“The growth of the organic meat trade . . . provides another option for organic grain producers to market their crop and provides opportunity for young producers to succeed,” he observes. “Like other sectors of the feed industry, organic is a competitive market with several players and several others looking at getting into it, but that is the business we are in and we are committed to it.”
March 15, 2010, Champaign, IL – “We use everything but the cackle” is an old adage that nicely captures the poultry industry’s approach to the efficient use of byproducts. That same attitude, according to the Poultry Science Association (PSA), is helping to drive recent work in converting recovered fat from poultry wastewater streams into an economically viable alternative fuel source for processors.
Participating in the effort is Dr. Brian Kiepper, Ph.D., an assistant professor and extension poultry scientist in the University of Georgia’s departments of poultry science and biological and agricultural engineering.
“Our focus has been on isolating fat from wastewater broiler processing facilities and then seeking the means to provide the integrator with the option of using the recovered fat, on-site, in whatever way yields the highest value,” said Dr. Kiepper.
One of those options is to use the recovered fat as a biofuel.
Waste fat, oil and grease (FOG) are major components of many food-processing wastewater streams, including poultry production. According to Dr. Kiepper, recaptured fat can be purified and then burned to heat water in a processing plant’s boilers. It can also be used to make biodiesel – an attractive option to have available, particularly when petroleum-based fuel prices are high.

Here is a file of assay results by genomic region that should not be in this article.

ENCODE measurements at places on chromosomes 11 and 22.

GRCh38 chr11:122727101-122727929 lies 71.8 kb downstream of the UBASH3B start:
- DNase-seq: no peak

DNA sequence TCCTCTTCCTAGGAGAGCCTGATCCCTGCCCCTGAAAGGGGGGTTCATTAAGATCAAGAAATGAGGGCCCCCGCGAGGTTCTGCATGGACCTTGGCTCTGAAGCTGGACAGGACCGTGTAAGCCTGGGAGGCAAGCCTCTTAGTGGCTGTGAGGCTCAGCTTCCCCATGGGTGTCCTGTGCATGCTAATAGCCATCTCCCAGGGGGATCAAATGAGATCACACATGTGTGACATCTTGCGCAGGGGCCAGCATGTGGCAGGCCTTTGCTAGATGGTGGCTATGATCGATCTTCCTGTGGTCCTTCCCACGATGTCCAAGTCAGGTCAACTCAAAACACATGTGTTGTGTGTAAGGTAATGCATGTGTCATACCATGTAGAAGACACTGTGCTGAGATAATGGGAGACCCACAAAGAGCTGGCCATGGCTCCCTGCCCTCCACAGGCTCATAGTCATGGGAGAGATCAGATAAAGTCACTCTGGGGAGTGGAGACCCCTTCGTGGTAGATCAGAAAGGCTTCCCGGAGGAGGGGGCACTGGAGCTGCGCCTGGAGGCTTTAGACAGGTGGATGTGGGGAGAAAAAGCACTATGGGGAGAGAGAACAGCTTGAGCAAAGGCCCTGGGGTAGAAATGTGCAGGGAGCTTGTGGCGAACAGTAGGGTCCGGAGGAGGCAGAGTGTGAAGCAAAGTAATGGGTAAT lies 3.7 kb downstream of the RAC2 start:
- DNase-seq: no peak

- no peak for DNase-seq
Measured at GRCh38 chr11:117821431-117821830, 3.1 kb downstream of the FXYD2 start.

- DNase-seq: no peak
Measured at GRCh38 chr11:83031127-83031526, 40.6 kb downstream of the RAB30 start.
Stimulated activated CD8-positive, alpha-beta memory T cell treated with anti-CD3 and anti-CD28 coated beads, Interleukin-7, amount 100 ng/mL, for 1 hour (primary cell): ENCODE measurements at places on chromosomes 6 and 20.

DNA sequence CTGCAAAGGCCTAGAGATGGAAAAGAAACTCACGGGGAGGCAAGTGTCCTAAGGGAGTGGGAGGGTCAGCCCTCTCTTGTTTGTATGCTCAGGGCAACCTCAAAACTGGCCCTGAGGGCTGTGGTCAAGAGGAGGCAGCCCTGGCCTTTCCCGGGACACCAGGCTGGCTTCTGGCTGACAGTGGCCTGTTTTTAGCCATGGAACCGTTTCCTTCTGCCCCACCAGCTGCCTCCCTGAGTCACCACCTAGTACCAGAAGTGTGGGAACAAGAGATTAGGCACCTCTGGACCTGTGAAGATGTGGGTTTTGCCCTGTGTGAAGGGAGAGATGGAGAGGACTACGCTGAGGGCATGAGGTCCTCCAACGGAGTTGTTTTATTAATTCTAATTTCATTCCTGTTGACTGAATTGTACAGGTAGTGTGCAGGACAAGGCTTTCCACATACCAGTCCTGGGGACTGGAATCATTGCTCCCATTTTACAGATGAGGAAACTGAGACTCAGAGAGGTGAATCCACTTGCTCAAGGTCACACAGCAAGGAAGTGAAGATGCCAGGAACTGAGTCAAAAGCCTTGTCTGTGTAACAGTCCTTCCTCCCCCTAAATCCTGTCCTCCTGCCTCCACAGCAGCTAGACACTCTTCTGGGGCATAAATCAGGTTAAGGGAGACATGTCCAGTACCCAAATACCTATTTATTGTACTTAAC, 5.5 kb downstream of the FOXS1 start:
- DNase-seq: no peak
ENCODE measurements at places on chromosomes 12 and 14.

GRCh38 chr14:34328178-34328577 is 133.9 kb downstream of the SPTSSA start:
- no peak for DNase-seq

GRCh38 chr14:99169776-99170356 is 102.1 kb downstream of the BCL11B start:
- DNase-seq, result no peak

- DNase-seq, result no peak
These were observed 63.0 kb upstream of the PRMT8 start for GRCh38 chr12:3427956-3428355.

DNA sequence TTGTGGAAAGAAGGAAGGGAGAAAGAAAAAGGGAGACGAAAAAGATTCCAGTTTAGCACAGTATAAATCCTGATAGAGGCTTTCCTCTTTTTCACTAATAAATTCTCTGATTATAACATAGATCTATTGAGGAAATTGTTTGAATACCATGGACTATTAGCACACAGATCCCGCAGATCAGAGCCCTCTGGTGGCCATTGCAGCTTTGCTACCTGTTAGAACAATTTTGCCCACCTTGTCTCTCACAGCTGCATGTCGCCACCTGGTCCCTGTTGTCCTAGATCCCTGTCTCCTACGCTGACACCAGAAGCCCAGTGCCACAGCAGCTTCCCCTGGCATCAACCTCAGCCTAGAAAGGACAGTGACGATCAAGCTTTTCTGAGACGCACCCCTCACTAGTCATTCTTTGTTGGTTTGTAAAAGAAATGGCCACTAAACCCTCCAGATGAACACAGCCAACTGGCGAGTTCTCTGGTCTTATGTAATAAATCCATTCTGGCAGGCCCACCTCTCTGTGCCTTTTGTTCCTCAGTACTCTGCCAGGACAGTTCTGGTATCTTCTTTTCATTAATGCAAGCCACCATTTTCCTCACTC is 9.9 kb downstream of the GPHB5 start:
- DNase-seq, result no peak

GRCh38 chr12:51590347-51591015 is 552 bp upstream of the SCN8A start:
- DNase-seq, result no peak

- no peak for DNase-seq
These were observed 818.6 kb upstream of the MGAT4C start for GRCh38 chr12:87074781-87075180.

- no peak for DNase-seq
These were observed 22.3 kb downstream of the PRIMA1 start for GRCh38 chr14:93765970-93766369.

Such uses can be very attractive economically for the processor, particularly when compared to the traditional means of disposing of offal by selling it to rendering facilities at approximately $0.03/lb, a rate which values the fat at $0.22/gal. By comparison, once purified, fat recaptured from food processing wastewater can be used instead of fuel oil, which is currently priced at around $2.00/gal, to fire a plant’s boilers. Dr. Kiepper estimates that recovering only 10% (a conservative number) of the 44.6 million gallons of fat produced in the state of Georgia each year by this method would result in an estimated annual savings of nearly $9 million on fuel-oil purchases.
Best Sources for FOG Extraction in a Processing Facility
In a recent study led by Dr. Kiepper, he and fellow researchers evaluated five poultry waste streams as potential sources of alternative fuel: float fat after primary screens, secondary screen offal, tertiary screen offal, chemical and non-chemical DAF (dissolved air flotation) skimmings. Of the five, float fat and secondary screen offal were shown to have the greatest potential for further refinement and use as biofuel, given their relative ease of extraction and recovery efficiency.
Because secondary screen offal is already collected and (often inefficiently) belt- or screw-conveyed to offal trucks, modifying the collection system to divert the offal to a FOG extraction-and-purification system should, according to the researchers, be readily feasible. On the other hand, because float fat is harder to collect because of its tendency to gather in equalization pits and transfer troughs, accommodating float-fat collection for alternative fuels processing would likely require new systems to be installed in most facilities.
“Our ultimate goal,” said Dr. Kiepper, “is to develop a self-contained, low-temperature fat extraction and purification system that can be installed on-site at food processing plants to produce, in an economically feasible way, a usable quantity of fuel-quality fat for processors. This will generate greater benefits for processors by recovering more of the valuable byproducts generated during processing that are now lost in the wastewater stream. It also has the potential to create a very green loop in the processing environment, with fat gathered from birds processed in the morning possibly being used to heat the plant’s boilers during processing that same afternoon.”
Said PSA President Dr. Sally Noll: “Dr. Kiepper’s work may help an already efficient industry do an even better job of lowering processing costs by creating new value-added products from the existing byproducts stream.”